Their results suggest that people are just as likely to commonly mis-remember the same images as they are to correctly remember the same images. What’s interesting about Experiment One is that they picked up a seventh image concept that people commonly misremember: Waldo of Where’s Waldo? fame carries a simple brown cane, which people frequently forget about when asked to draw Waldo from memory. The team labeled these seven images as ‘VME-apparent’.

Experiment Two: Understanding the ‘V’ in VME

Here, the team tried to understand why the VME-Apparent Seven do what they do — induce a memory that is specific, shared, and false. They tested the study participants’ attention and perception using a program called MouseView, which is analogous to eye tracking.

The participants viewed the canonical versions of the VME-Apparent Seven one at a time on a computer screen. Each 500×500 image was obscured with a white overlay, except for a small aperture (5% of the viewing window) that moved with the mouse — move the cursor around, and you see a little bit at a time.

Before seeing each image with the overlay, the participant was shown a blurred version of the whole image for 250ms in an attempt to imitate the way people take in the gist of an image at first, and use points of visual interest to guide further inspection. Then the team created a map of the points where participants fixated.

In the testing phase, the participants were shown the canonical image and the VME version and asked to choose between them. Surprisingly, many people chose the VME version to indicate what they’d seen during the trial.

Experiment Three: Quantifying VME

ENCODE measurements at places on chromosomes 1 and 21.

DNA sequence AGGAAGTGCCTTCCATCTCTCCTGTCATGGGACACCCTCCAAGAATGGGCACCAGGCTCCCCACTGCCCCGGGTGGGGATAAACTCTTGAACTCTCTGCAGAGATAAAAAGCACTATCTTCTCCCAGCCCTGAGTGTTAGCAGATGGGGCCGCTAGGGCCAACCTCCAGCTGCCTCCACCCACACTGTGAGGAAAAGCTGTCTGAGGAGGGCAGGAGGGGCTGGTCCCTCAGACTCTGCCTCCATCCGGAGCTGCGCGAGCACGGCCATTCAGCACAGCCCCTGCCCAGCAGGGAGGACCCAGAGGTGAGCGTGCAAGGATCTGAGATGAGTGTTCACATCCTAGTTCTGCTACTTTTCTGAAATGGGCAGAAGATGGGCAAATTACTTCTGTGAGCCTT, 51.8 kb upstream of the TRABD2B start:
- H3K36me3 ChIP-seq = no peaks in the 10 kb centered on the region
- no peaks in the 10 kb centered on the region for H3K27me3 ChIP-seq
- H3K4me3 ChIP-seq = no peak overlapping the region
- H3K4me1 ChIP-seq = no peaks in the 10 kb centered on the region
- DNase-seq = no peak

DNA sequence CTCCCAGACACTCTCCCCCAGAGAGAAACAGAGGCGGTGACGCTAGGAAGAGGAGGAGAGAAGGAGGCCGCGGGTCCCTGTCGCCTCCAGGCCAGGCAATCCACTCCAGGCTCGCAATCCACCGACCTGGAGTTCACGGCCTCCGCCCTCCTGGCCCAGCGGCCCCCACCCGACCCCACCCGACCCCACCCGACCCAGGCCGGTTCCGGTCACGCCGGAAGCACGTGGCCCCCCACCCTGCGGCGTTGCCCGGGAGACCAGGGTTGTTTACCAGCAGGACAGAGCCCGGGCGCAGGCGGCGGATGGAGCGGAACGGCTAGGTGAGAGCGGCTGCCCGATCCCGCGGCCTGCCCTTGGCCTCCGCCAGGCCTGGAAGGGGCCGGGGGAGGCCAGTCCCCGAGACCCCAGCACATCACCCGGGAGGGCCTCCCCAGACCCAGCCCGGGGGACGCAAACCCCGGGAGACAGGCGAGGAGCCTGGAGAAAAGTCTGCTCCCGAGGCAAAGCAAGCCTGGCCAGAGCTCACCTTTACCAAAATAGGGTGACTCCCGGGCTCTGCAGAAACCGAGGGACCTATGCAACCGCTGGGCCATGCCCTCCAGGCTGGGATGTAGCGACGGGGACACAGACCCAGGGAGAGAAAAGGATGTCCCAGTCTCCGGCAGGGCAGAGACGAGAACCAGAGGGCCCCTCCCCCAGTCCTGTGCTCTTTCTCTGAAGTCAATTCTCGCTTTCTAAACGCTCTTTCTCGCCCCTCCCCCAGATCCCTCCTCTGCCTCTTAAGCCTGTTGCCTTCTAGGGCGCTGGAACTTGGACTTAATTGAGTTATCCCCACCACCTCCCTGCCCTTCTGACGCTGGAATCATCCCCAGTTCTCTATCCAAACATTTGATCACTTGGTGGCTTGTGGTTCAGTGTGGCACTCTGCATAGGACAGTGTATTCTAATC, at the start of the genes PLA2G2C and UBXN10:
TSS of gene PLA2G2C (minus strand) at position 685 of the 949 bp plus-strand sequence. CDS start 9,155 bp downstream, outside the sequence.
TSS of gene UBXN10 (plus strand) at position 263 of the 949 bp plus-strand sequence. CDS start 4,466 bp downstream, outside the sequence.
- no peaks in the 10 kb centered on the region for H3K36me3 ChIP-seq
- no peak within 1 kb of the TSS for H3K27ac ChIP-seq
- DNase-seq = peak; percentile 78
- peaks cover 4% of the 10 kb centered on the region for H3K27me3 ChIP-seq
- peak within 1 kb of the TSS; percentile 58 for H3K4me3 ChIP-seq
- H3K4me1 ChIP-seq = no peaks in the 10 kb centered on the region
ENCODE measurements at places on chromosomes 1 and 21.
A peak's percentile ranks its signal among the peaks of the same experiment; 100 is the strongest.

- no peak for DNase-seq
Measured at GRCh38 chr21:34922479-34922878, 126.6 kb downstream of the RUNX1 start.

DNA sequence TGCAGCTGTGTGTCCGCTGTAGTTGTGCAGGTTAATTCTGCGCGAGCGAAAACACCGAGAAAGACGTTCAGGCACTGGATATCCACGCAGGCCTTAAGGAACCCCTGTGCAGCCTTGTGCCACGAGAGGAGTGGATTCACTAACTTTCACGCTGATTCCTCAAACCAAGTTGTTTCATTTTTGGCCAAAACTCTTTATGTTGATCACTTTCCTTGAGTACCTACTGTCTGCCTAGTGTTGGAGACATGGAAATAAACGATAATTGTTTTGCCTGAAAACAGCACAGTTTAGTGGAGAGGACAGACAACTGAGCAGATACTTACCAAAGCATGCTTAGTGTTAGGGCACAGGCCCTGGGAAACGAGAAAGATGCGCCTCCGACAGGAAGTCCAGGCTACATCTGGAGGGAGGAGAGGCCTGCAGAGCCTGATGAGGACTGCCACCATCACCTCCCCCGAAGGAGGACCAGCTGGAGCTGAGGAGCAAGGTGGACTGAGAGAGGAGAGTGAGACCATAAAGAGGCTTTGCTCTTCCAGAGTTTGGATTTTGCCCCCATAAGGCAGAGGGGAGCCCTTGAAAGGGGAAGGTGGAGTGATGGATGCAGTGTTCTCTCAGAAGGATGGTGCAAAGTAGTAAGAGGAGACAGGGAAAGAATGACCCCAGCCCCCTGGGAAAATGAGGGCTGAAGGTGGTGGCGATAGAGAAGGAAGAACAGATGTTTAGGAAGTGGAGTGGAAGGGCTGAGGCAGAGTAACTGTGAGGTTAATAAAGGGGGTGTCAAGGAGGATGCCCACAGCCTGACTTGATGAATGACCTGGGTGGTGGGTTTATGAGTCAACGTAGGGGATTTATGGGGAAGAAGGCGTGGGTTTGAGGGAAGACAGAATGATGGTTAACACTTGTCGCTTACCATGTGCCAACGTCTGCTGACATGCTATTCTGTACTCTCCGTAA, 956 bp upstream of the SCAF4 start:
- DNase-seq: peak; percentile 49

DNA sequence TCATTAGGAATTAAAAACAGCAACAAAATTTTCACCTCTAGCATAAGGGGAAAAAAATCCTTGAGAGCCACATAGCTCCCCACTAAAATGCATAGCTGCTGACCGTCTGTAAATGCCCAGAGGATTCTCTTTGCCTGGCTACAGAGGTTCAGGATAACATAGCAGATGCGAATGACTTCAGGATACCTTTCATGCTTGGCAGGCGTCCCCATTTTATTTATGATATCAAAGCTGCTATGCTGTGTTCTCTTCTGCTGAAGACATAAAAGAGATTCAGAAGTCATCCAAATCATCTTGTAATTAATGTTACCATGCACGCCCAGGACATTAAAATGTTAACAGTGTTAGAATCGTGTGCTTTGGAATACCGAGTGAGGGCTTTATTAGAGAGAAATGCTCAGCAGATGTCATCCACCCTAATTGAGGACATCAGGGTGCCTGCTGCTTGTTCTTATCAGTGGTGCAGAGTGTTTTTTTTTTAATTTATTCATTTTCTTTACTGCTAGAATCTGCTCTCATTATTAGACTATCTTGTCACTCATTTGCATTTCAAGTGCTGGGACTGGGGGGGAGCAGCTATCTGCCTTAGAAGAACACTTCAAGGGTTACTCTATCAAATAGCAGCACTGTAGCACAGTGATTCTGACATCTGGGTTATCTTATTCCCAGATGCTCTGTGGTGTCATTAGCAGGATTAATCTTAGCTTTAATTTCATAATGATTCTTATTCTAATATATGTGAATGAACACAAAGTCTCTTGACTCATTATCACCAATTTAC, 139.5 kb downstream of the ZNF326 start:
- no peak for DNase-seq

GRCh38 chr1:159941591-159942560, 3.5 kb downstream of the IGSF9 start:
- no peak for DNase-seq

In the previous experiment, the team found no link between inspecting behavior while the canonical images were overlaid with white and false memories. But they believe it’s “possible that these false memories were caused by differences in the accumulated viewing experience of the cultural icons over time.” They don’t show C3PO’s legs that often in the films, so it seems reasonable that a large group of people would mis-remember both legs as being gold.

Another explanation of course is that they’ve been exposed to the VME version of C3PO given the nature of Internet phenomenons and the fact that the Mandela Effect has been covered in the media.

In order to quantify the weight that VME versions have on the public, the team auto-scraped the top 100 images for each of the VME-apparent concepts from Google.

They separated them into three groups — those that don’t show the VME because it isn’t there (e.g. a head shot of C3PO), those that show the whole but have no VME element (a full-body shot of ‘3PO showing the silver leg), and those that show the whole and do contain VME manipulation.